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People forget that the market for revenue assurance (RA) consulting has a long history — much longer than for RA software.
Back in 2001, when the independent RA software market was just getting on its feet, I wrote a research study and found that PwC was already doing a gangbusters business in RA consulting.
In fact, it was PwC and a few other auditing kings who convinced the large telcos to put more audit controls around billing and provisioning and to carve out dedicated staff organizations to run RA.
Through the years, I’ve had some good conversations with PwC’s North American RA team who told me what was going in the U.S. and Canada. But I always felt guilty because I knew PwC also had active practices in Europe and elsewhere that I knew nothing about. That’s one reason why — 10 years later — I was pleased to hook up with Dan Stevens and Tim Banks, two senior managers in PwC’s global Risk Assurance practice with a home base in the U.K.
I found Dan and Tim by reading a fine industry report they co-authored, entitled The Transformative Journey of Revenue Assurance. In the interview, they offer some great advice and perspective from their global engagements.
|Dan Baker: To start off, Dan and Tim, it would be great if you could explain how PwC typically works with clients in the area of revenue assurance.|
Dan Stevens: Dan, as you can imagine, our projects vary quite a bit, but I think a two-phased project we did for the CFO of a multinational operator will give you some perspective on how we advise clients.
To begin with, the CFO was troubled because he wasn’t quite sure how much revenue leakage he had across his various group operations. And so the first value we provided was to show him that his organization already had reasonably good controls in place and that it wasn’t a complete disaster zone. So that initial assessment was an important visibility scan for the CFO.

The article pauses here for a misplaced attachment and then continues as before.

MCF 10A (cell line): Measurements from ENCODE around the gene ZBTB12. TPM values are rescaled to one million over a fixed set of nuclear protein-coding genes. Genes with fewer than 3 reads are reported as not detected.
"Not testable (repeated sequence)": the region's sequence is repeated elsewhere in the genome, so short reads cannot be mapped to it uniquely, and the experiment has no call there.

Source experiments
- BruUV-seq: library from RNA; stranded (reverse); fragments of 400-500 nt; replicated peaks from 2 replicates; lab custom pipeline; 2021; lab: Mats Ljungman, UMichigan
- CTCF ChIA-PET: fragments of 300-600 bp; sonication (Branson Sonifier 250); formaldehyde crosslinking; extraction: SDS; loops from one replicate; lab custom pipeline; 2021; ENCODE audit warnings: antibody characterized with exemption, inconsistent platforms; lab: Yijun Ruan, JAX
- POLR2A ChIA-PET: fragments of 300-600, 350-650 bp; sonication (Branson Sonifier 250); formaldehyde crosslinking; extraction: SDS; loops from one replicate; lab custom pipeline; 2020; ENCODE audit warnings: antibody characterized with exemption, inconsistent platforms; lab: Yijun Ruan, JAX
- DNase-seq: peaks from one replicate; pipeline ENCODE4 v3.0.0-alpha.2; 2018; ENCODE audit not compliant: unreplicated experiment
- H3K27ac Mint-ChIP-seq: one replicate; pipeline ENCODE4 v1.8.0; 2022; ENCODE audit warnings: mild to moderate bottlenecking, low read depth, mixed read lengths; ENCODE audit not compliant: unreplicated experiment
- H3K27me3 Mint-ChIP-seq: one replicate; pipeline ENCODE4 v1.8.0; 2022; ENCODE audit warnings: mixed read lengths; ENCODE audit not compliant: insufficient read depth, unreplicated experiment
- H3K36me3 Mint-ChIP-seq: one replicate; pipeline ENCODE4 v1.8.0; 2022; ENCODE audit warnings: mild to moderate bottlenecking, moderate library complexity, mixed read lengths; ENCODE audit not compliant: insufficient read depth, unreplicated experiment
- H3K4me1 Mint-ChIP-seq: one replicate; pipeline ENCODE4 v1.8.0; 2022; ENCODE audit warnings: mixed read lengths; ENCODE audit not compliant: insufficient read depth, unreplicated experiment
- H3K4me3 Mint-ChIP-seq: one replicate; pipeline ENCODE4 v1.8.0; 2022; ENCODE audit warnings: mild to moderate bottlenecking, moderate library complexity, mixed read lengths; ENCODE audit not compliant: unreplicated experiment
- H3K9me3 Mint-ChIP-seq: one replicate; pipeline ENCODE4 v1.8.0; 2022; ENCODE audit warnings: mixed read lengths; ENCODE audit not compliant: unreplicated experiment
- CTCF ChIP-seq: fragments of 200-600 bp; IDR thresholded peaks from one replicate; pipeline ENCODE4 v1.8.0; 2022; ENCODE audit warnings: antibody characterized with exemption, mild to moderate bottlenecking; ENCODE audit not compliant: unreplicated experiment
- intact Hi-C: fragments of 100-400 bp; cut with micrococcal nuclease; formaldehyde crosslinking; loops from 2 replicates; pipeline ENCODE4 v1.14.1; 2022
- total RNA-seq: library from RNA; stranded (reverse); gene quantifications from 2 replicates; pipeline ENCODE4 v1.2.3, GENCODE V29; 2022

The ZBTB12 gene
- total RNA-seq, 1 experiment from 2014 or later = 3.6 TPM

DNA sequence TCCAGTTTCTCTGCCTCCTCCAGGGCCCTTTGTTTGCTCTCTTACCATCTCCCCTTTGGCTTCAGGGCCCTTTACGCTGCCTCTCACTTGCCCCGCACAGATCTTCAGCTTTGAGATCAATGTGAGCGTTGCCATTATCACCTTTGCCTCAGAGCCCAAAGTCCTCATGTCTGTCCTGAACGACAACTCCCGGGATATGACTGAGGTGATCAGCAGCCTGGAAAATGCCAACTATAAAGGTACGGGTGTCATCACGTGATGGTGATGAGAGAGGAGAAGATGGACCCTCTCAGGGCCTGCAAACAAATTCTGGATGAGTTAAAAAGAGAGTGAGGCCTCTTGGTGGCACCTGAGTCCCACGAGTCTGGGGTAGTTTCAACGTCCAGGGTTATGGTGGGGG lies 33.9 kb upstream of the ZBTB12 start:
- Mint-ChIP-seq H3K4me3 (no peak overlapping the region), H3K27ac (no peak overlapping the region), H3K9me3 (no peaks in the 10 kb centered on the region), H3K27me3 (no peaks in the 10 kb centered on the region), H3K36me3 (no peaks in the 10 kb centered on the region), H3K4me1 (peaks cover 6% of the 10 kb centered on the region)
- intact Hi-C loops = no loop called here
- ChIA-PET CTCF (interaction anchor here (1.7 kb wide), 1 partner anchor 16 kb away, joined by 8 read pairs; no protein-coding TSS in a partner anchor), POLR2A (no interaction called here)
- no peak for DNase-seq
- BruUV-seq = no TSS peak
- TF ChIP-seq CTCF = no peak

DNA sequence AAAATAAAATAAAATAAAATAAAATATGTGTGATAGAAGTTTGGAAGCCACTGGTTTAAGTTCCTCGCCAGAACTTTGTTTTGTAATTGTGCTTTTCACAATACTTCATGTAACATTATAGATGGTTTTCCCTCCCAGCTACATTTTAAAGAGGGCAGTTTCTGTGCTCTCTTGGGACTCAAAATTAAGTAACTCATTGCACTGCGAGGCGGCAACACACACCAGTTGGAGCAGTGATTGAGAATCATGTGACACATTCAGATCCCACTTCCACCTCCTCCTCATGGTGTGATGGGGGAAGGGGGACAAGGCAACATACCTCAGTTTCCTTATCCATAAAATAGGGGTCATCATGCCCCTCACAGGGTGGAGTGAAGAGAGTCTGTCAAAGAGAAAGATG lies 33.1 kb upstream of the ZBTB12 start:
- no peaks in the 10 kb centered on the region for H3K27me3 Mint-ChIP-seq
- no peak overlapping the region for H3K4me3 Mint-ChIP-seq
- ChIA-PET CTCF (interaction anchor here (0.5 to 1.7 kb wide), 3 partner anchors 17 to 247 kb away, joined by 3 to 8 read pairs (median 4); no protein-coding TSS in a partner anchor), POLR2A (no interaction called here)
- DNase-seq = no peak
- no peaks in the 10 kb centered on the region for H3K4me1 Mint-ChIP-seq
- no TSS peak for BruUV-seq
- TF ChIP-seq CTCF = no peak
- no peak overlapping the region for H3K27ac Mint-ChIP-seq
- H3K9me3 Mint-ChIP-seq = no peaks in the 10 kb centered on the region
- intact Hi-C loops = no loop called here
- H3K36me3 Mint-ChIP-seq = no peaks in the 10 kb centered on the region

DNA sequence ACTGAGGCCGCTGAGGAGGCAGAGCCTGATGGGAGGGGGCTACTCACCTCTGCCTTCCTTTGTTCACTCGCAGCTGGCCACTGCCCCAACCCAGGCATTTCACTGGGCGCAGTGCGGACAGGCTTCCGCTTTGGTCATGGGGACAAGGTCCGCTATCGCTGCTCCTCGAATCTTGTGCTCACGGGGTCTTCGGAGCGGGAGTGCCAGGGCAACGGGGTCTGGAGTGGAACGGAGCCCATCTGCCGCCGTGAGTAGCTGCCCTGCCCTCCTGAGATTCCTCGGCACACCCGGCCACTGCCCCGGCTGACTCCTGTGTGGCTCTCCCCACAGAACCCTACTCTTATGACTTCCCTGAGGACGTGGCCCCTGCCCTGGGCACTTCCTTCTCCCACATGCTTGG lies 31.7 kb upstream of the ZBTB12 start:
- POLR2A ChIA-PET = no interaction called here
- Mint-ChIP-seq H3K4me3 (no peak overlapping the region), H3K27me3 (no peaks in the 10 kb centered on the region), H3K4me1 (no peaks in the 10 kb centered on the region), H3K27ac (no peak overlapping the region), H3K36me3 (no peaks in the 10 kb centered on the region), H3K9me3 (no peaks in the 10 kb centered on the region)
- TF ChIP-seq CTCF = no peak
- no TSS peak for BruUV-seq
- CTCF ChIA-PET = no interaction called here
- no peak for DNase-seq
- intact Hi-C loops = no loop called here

After that, we identified where we believed leakage existed, quantified that, and helped them develop a plan to address it. Then we put in a detailed governance framework with objectives, organization structures, job descriptions and reporting requirements. From a performance and value-measuring perspective, we also put together KPIs for operating, coverage and value reporting.
So when we walked away from the project, the CFO had an RA model for the group — both the strategy and the operating piece of that.
Tim Banks: The next phase of the same project described in the point above was getting the client’s new RA department defined and an operating model agreed. A problem (not unique to this organization) was finding the resources that were needed to operate the RA model with the technical capability in revenue assurance. The people who were newly hired into the positions were very competent in other areas, but they lacked some of the specialized skills required in RA. So our approach was to have the new RA staff team up one-on-one with PwC revenue assurance experts. At first, the PwC consultant would take the lead in one area and the local RA person would “shadow“ him but also contribute fairly significantly to the actual doing of the work. Then in the second stream, we actually reversed the roles so that we would shadow them: They would take the lead and do the work, and we’d be there to support them. This knowledge transfer approach proved successful and helped embed the whole revenue assurance way of working within the organization.